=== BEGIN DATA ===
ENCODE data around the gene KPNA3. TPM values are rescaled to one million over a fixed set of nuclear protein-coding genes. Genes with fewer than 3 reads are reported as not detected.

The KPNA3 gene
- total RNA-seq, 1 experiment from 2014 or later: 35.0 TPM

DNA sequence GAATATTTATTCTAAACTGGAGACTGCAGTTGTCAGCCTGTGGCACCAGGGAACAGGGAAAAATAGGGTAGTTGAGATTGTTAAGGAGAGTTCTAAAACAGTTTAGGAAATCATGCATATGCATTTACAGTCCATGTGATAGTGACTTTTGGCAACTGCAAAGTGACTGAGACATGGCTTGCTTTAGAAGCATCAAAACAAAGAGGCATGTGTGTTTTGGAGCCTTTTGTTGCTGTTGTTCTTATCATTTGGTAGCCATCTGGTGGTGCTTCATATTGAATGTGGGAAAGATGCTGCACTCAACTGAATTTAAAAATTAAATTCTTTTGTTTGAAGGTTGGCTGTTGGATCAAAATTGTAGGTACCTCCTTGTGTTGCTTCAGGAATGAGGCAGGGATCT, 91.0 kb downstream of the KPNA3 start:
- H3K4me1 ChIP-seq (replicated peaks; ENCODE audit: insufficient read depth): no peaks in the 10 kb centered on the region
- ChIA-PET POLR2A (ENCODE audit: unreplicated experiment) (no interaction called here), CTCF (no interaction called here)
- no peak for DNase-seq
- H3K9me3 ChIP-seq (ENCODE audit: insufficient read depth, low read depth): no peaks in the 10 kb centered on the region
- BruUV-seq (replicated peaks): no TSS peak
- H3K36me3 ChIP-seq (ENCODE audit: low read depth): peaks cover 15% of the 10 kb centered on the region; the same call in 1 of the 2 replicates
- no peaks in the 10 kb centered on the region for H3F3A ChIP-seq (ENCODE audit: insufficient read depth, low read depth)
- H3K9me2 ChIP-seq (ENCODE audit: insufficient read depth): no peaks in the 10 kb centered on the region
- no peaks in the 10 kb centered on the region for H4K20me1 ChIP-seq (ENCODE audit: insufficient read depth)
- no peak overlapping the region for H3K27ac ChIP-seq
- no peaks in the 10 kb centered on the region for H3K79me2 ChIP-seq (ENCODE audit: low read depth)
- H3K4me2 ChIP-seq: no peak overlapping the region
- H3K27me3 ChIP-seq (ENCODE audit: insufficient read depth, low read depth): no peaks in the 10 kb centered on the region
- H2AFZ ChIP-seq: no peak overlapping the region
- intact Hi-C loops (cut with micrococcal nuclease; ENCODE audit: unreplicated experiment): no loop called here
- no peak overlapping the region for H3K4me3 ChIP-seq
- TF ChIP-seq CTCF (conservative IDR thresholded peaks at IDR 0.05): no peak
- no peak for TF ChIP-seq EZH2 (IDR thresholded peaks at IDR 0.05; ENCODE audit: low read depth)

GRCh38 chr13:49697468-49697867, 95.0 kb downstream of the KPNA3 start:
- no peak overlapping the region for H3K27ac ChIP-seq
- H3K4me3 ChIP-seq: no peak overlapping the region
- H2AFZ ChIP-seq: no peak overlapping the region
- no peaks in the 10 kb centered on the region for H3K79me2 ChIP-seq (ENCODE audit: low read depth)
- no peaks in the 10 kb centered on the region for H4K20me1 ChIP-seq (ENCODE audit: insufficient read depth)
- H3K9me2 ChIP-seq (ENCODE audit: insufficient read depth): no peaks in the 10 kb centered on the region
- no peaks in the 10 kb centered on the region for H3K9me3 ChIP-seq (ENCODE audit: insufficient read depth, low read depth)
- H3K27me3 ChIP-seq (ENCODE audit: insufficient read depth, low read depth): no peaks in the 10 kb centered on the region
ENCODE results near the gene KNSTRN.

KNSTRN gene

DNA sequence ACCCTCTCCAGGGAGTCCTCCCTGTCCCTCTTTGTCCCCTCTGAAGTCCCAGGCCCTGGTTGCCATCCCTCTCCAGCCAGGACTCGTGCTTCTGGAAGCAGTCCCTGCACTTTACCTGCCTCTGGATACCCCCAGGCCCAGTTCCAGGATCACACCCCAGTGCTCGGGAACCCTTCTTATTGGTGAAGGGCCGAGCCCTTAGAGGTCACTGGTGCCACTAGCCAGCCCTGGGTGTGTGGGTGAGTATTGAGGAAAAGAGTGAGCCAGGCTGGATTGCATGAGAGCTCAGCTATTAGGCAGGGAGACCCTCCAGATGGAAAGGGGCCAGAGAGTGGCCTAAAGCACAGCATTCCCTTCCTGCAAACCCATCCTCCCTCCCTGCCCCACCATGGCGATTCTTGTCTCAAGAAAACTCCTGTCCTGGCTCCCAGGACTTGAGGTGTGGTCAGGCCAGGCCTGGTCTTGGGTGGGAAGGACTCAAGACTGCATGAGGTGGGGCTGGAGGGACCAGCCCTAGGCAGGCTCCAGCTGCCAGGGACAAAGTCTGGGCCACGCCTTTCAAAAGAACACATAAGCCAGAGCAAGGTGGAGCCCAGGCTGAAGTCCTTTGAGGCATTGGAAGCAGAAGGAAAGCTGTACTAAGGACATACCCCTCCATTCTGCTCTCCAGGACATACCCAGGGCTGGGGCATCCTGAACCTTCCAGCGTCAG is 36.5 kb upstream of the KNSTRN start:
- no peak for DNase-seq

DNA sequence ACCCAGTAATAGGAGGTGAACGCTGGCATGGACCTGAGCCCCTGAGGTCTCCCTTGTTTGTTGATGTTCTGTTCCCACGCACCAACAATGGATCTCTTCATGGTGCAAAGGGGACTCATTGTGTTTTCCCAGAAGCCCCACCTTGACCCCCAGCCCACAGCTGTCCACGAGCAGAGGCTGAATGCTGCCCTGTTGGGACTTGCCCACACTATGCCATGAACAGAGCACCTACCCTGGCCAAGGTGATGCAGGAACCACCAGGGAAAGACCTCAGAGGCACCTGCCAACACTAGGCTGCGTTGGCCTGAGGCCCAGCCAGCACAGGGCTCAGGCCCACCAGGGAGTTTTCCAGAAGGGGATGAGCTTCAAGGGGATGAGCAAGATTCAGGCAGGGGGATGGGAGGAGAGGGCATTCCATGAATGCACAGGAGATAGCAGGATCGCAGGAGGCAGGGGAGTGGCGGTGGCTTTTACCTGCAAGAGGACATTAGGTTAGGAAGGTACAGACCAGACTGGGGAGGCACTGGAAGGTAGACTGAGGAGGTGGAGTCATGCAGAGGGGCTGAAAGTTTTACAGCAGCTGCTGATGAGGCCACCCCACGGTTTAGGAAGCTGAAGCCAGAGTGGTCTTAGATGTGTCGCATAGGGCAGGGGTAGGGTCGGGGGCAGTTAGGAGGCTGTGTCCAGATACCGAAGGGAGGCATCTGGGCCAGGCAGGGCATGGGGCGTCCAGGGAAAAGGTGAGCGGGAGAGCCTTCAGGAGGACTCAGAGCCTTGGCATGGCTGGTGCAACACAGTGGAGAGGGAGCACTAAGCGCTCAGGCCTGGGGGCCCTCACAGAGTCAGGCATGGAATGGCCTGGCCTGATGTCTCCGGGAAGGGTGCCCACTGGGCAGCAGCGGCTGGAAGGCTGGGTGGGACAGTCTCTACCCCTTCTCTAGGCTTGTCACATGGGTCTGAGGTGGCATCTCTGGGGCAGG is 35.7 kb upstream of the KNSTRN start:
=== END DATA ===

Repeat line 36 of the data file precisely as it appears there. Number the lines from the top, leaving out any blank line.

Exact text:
DNA sequence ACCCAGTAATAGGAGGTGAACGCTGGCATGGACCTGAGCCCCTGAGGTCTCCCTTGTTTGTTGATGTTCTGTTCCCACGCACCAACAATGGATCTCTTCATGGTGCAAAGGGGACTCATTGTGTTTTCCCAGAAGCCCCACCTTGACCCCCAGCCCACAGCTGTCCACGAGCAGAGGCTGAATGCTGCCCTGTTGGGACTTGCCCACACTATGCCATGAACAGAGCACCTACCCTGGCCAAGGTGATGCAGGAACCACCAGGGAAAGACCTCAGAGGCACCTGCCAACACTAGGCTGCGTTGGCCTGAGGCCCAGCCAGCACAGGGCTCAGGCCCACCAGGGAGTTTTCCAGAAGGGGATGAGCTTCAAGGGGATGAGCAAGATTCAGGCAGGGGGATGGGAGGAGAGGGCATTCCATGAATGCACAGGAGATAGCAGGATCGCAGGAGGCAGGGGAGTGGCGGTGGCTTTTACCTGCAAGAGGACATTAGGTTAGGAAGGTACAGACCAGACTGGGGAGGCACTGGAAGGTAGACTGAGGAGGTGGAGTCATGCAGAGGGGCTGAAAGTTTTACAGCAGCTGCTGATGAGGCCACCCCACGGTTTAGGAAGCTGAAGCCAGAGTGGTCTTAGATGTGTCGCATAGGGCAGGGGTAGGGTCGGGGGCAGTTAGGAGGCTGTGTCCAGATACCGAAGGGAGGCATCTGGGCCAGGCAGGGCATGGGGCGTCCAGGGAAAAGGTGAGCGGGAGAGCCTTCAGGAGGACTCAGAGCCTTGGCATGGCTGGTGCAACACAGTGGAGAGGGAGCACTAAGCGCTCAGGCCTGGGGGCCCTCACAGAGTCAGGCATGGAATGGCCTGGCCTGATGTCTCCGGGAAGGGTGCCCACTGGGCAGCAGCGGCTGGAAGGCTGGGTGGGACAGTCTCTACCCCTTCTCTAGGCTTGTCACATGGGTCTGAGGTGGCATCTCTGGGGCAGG is 35.7 kb upstream of the KNSTRN start: